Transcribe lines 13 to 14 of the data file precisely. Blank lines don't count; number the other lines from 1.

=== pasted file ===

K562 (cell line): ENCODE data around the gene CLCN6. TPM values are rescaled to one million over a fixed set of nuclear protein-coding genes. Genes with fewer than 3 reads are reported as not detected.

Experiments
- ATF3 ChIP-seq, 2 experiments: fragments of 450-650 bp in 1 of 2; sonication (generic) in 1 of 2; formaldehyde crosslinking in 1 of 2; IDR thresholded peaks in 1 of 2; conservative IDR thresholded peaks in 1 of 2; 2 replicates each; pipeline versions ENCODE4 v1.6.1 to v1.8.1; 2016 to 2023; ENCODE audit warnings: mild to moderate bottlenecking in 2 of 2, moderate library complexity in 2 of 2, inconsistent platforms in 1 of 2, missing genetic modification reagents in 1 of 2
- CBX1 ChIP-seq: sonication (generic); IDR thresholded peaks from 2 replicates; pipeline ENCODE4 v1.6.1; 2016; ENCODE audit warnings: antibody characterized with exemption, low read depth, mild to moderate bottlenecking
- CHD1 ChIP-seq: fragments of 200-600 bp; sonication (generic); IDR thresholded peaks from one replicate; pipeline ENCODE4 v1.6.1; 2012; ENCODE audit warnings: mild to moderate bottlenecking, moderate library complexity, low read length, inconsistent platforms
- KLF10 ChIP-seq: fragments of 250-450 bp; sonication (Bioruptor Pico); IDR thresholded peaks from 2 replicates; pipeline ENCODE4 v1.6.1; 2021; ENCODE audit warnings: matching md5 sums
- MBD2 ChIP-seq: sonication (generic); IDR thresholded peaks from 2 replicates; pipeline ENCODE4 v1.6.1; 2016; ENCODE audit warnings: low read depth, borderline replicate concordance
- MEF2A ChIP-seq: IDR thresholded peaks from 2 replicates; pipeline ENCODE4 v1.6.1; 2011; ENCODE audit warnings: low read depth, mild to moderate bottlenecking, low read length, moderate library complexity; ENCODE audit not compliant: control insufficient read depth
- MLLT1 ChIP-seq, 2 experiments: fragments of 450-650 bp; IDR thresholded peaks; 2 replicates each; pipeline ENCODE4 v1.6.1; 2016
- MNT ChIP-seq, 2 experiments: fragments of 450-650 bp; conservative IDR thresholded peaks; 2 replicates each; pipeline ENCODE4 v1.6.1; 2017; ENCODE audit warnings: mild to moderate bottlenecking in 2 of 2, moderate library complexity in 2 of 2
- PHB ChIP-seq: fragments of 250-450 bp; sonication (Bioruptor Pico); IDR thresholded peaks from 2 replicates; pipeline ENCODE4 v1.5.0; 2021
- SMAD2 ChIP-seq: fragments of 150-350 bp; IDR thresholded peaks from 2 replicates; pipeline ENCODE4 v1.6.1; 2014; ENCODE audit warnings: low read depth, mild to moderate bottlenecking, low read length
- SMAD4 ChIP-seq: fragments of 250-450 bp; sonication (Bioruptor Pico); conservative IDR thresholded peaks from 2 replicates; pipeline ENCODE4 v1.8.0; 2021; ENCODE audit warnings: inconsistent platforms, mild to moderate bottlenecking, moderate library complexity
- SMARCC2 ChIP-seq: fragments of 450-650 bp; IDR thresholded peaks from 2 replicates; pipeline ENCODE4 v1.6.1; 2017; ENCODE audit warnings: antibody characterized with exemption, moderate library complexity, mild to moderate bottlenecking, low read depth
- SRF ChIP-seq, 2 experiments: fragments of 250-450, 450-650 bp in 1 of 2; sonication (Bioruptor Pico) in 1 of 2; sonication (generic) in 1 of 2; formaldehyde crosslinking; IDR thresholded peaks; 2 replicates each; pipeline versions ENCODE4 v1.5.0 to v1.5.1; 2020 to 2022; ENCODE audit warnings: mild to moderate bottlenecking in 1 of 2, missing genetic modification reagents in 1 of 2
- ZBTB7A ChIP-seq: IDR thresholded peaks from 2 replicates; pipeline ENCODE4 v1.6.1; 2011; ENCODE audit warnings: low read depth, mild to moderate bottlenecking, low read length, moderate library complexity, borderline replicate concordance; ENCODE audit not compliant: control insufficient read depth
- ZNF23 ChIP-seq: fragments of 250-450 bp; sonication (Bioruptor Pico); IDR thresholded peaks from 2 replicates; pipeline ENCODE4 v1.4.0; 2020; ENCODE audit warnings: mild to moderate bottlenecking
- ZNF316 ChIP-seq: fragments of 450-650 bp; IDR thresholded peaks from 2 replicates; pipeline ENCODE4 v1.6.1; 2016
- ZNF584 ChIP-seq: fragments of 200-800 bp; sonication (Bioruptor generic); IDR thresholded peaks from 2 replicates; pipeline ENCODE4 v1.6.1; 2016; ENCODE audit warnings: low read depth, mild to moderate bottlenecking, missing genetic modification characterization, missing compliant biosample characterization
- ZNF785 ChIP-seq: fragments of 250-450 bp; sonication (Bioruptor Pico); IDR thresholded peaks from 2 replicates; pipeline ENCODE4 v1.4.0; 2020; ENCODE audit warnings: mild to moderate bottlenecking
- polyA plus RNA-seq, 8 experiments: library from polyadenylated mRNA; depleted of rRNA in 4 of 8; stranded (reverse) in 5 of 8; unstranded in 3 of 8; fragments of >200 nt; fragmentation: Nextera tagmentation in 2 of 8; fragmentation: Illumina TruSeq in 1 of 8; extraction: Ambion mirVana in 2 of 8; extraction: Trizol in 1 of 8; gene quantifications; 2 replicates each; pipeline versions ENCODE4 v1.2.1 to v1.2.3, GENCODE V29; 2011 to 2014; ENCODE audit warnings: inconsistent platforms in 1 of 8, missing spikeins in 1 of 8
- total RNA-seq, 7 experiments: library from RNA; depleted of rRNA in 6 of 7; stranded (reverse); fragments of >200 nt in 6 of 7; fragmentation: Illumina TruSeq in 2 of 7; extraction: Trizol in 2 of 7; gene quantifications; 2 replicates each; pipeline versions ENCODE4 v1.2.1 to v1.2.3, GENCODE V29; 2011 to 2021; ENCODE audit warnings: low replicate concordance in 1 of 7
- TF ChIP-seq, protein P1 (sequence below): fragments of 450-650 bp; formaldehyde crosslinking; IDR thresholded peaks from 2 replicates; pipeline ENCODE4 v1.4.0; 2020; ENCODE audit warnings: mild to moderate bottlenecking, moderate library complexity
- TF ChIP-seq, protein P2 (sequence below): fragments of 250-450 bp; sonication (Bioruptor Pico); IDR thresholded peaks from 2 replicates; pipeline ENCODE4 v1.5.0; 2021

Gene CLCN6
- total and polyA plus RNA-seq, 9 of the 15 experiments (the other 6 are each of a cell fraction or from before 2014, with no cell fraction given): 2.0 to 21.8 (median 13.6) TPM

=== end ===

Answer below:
- SMAD4 ChIP-seq: fragments of 250-450 bp; sonication (Bioruptor Pico); conservative IDR thresholded peaks from 2 replicates; pipeline ENCODE4 v1.8.0; 2021; ENCODE audit warnings: inconsistent platforms, mild to moderate bottlenecking, moderate library complexity
- SMARCC2 ChIP-seq: fragments of 450-650 bp; IDR thresholded peaks from 2 replicates; pipeline ENCODE4 v1.6.1; 2017; ENCODE audit warnings: antibody characterized with exemption, moderate library complexity, mild to moderate bottlenecking, low read depth